Content Planning and Content Strategy

sunday

As we’ve discussed before there are 5 main reasons that most businesses use social networking and blogging. It’s useful to have a think about how many of these reasons apply to your company’s posts…

  1. To Promote
    To give your business a voice, a personality and an opportunity to shout about its benefits.
  1. To Inspire
    Inspiration gives us a push to keep going, try harder or aim higher. Inspiring messages are shared to create a ‘feel good’ feeling amongst followers
  1. To Entertain
    If you look at our piece on The Power of a Smile  you’ll see how important and cathartic smiling and laughter are for wellbeing.
  1. To inform
    Whether it’s the latest in news, the current trend on or a nearby event social media has become an integral medium for information.
  1. To connect
    When I joined Facebook nearly ten years ago the immediate draw for me was that it kept me in touch with friends I no longer saw in person, due to our various relocations around the globe. It instantly added a layer of valued connectivity to my day to day activities. Now I use social media and my content to connect @Magnificentstuf with other similar organisations and to help establish our brand.

 

 

Given that you and many other businesses will have ticked only number one, you might now begin to appreciate why social media can seem a very noisy, overcrowded place, and also perhaps why many tweets, posts and updates are ignored. The savvy social media user amongst us knows that appealing to points two to five on the list is the way to get noticed…so –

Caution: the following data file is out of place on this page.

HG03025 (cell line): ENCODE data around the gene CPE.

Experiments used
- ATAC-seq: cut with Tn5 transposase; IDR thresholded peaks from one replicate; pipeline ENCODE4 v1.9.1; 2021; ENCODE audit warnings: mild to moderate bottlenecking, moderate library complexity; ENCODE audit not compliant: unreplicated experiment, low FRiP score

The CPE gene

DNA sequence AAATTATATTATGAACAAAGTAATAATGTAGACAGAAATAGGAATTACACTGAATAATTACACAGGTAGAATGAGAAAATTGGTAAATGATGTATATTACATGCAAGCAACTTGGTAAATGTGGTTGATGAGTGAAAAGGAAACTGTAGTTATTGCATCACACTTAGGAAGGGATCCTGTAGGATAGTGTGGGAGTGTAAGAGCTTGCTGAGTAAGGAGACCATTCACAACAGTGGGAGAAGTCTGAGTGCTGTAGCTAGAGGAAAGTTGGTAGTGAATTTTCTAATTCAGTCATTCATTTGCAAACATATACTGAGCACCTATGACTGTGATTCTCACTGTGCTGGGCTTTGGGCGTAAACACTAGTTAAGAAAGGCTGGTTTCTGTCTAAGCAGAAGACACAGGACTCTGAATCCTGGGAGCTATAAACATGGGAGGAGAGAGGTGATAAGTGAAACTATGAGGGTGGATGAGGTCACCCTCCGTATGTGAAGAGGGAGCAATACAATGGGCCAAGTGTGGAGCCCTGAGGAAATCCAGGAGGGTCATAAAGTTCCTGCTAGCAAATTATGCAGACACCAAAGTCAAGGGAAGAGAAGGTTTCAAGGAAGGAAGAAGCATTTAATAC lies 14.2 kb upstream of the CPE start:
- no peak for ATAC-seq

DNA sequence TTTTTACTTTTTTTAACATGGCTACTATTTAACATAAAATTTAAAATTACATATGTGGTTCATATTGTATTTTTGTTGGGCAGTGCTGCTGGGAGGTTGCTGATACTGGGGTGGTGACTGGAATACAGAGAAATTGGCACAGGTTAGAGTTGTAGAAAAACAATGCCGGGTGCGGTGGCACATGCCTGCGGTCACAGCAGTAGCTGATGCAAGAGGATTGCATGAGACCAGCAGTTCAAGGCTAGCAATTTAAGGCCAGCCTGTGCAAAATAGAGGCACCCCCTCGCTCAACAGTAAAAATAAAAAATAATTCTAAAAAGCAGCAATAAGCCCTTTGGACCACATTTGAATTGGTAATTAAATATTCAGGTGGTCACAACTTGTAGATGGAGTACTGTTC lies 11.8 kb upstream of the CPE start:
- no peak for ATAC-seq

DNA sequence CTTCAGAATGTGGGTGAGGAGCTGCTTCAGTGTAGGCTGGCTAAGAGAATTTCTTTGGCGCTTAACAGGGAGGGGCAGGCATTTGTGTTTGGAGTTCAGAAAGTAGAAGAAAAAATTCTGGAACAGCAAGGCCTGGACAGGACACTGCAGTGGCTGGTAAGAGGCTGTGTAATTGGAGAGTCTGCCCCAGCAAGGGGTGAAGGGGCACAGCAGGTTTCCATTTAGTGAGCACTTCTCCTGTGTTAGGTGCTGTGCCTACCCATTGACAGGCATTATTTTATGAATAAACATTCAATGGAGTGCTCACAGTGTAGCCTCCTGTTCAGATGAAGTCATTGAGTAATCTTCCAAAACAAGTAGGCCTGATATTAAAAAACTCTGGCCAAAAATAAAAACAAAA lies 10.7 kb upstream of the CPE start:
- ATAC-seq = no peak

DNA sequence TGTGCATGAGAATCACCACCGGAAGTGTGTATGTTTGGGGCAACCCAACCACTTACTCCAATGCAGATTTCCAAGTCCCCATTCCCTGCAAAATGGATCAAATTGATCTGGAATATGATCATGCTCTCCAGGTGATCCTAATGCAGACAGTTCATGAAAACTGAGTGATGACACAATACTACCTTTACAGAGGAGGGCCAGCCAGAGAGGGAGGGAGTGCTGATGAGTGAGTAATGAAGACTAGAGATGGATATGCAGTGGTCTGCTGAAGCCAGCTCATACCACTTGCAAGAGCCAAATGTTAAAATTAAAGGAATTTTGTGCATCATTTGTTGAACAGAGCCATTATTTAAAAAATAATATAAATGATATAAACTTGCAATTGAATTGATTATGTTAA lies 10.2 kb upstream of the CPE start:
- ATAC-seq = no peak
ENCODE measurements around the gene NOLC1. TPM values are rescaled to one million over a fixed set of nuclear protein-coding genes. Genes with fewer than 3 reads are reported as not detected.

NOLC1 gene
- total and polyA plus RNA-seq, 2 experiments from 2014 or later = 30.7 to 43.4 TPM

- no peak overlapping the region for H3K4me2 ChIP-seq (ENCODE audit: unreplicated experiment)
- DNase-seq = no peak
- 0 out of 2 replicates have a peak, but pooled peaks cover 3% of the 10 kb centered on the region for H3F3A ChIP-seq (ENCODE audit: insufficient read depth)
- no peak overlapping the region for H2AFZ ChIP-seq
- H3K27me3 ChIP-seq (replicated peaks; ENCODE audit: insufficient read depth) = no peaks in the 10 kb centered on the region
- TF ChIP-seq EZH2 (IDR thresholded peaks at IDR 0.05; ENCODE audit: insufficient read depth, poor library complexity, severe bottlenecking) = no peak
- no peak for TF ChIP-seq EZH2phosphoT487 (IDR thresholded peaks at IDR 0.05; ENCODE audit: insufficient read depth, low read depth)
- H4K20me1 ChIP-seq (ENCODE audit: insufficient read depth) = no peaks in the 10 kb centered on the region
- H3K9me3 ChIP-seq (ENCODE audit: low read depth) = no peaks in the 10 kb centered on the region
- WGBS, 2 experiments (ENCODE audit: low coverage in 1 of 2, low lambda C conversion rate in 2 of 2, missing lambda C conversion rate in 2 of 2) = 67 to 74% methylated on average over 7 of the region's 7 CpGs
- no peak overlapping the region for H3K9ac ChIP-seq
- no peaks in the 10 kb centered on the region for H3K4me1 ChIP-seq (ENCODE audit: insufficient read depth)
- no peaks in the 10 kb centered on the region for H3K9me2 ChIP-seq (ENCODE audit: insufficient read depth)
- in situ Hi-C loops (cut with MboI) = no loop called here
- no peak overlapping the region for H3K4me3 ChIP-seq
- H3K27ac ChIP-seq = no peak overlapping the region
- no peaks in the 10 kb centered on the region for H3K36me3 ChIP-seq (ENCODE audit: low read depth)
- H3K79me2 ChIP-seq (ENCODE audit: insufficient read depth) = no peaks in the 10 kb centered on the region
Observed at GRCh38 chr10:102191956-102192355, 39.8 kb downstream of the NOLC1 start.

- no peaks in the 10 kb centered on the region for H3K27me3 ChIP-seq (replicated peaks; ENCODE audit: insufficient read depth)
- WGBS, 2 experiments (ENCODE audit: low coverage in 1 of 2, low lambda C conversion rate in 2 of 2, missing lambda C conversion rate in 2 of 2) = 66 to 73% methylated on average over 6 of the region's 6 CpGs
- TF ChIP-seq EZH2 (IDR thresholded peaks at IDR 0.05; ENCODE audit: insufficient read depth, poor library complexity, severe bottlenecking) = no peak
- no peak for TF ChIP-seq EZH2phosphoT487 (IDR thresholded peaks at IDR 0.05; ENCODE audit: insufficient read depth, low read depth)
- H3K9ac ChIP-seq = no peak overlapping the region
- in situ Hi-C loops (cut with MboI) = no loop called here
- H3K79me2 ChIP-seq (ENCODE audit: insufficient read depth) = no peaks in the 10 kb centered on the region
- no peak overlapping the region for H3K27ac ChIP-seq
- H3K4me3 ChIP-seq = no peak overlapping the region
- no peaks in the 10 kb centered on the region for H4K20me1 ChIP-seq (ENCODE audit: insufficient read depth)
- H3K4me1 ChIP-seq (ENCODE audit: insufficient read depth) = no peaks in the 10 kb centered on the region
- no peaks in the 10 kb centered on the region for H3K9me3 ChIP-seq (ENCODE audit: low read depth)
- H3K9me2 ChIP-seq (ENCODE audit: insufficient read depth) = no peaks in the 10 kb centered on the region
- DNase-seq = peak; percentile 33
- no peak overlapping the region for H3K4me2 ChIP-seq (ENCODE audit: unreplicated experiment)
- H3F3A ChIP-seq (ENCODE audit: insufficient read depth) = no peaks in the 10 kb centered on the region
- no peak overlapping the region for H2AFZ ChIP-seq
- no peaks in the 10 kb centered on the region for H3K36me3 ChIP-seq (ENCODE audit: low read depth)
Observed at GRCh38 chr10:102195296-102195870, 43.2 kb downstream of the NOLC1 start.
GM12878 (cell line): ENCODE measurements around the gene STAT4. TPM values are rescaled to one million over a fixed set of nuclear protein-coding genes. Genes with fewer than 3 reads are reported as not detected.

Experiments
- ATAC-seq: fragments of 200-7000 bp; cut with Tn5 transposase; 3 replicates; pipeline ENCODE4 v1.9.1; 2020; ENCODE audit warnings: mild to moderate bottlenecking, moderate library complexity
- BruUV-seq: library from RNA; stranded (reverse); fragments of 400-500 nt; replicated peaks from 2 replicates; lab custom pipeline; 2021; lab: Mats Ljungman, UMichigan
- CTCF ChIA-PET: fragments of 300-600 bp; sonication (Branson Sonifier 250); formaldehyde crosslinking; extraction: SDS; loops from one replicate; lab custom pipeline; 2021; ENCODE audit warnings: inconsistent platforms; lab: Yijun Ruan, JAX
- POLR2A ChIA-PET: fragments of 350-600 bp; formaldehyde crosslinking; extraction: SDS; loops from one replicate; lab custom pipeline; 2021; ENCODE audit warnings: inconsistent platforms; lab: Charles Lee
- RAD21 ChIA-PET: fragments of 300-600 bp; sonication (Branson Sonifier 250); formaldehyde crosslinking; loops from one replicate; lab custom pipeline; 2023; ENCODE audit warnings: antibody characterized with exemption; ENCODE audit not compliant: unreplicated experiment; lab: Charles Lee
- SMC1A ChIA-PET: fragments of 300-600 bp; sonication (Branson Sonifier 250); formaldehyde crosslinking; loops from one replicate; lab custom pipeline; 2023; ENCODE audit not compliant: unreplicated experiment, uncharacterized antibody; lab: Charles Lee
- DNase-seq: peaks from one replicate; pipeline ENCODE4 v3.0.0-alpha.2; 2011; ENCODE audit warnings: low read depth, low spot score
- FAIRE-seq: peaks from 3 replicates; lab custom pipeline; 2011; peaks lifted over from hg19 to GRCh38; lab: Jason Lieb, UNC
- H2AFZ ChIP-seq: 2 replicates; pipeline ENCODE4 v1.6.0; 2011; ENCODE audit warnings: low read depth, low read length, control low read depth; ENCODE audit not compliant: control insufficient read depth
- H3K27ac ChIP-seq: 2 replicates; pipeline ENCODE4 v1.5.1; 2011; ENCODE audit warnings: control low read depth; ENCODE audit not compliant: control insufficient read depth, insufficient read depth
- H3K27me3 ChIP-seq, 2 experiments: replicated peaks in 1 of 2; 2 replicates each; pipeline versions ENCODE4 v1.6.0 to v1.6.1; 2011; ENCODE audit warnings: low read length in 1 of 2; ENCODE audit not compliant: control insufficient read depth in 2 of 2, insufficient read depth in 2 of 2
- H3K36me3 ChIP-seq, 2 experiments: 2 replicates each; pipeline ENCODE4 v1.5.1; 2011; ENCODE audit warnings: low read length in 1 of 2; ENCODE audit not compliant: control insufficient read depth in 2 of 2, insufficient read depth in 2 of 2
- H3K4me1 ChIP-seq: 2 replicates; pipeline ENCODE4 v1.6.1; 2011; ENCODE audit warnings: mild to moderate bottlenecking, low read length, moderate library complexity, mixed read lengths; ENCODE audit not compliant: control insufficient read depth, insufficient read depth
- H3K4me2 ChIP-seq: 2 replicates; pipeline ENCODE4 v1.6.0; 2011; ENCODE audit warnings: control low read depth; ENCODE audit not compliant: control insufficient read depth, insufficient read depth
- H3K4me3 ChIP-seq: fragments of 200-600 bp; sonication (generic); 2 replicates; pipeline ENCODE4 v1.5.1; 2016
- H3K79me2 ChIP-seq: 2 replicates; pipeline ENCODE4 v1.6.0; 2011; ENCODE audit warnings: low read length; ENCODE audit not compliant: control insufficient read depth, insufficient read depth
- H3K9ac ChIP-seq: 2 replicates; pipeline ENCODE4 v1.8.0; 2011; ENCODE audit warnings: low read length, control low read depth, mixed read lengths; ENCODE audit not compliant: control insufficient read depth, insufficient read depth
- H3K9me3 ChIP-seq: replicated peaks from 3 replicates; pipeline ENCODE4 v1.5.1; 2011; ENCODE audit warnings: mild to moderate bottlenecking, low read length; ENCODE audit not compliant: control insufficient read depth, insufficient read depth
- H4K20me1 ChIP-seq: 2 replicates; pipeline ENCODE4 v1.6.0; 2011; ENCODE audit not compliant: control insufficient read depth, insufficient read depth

1) When promoting your business don’t rerun the same post advertising your service or product. Think about smarter ways to promote, use case studies, promotional offers, testimonials.

 

2) Look to inspire if that is your strength; people love to absorb the wisdom of Jack Canfield first thing in the morning as they start their day, and I’m sure they’ll love your wisdom or shared insights too.

 

3) If humour comes naturally don’t be afraid to inject comedy into your posts (just think about how your brand may be perceived – non-offensive and clean may leave a better impression!)

 

4) Share information that people can put to good use. One of our most successful posts to date is ‘9 natural ways to keep spiders out of your home’ – this post has nothing to do with Magnificent Stuff… It’s not in any way marketing related but it’s interesting and informative and topical. People liked and shared leading to a positive impact on Magnificent Stuff’s reputation.

 

5) Support and assist your community in the same way that you would your own circle of friends. Going the extra mile for others counts for an awful lot. Follow, like and share others posts. So long as it’s not a direct competitor it’s nice, good practice and reflects well on your brand to engage publicly with others.

 

I usually spend an hour or so on a Sunday planning content for the week ahead. I set myself a goal of writing a split percentage across each of the 5 types of content listed above and set about researching and brainstorming posts.

Some tips for content creation:

 

  • Google national or global calendar dates so you can use these as posts.
  • Design cool graphics to accompany your posts using canva.com.